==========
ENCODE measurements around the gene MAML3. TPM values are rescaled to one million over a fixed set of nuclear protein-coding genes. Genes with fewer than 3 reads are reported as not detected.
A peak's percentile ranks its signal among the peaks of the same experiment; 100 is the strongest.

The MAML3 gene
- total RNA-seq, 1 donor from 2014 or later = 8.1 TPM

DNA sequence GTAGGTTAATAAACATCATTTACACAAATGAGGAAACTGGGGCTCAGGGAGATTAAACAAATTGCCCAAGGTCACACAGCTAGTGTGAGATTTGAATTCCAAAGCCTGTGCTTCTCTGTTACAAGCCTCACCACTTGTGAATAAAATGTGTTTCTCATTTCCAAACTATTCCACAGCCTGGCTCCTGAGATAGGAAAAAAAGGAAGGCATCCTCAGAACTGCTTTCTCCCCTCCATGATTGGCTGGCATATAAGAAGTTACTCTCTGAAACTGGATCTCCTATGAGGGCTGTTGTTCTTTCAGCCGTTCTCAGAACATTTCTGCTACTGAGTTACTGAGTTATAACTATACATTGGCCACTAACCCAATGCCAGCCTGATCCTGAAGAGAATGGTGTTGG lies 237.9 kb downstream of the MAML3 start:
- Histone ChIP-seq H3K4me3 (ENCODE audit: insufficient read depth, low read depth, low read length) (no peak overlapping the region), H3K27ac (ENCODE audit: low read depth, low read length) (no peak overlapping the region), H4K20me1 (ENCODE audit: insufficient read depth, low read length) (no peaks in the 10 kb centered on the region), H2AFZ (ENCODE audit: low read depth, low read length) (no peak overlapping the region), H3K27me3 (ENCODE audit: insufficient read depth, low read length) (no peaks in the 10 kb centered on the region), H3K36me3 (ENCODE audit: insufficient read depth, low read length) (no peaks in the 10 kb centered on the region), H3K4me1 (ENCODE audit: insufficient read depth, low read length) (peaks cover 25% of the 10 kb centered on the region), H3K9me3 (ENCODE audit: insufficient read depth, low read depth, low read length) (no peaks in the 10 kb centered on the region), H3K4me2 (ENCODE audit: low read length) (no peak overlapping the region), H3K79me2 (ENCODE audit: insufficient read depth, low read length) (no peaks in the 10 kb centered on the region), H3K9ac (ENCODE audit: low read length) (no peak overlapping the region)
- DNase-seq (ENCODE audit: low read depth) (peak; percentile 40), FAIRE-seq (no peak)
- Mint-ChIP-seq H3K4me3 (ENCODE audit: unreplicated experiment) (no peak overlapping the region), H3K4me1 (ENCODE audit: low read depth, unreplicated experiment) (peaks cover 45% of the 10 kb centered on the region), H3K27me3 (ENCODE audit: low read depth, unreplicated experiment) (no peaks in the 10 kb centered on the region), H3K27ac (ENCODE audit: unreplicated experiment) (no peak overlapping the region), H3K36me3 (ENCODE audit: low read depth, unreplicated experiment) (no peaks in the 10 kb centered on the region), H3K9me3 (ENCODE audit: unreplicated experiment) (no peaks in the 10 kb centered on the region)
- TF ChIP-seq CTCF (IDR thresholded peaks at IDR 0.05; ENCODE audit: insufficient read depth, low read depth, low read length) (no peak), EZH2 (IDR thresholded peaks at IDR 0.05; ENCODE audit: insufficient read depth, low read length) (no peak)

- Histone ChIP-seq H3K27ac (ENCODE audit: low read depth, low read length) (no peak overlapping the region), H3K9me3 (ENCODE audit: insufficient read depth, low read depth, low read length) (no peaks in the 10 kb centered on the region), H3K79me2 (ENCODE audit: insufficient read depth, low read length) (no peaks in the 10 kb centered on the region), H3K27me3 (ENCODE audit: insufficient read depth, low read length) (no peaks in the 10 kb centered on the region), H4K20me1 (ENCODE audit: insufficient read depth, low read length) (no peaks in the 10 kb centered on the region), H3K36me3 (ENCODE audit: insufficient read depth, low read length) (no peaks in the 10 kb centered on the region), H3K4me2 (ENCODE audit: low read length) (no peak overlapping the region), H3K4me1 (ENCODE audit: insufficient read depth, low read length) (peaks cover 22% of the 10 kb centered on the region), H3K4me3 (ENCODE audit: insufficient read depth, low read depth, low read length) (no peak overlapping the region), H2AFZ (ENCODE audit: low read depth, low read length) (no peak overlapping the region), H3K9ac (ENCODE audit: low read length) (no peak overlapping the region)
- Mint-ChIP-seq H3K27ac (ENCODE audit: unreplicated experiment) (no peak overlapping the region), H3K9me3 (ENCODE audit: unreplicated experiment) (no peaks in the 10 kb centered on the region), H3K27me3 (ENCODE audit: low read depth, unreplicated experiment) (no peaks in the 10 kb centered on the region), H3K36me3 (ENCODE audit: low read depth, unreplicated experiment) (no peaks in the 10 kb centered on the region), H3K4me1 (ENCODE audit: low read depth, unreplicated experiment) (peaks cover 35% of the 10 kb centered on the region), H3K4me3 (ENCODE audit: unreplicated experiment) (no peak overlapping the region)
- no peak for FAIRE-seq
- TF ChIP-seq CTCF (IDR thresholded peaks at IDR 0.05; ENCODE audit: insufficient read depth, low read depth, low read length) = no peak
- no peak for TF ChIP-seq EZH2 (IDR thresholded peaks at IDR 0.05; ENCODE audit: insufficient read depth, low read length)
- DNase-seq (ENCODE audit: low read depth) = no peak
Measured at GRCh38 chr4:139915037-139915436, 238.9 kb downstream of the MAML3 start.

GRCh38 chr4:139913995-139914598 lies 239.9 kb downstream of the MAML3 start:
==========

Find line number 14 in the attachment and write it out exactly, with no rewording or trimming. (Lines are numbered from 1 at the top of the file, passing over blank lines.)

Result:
- no peak for TF ChIP-seq EZH2 (IDR thresholded peaks at IDR 0.05; ENCODE audit: insufficient read depth, low read length)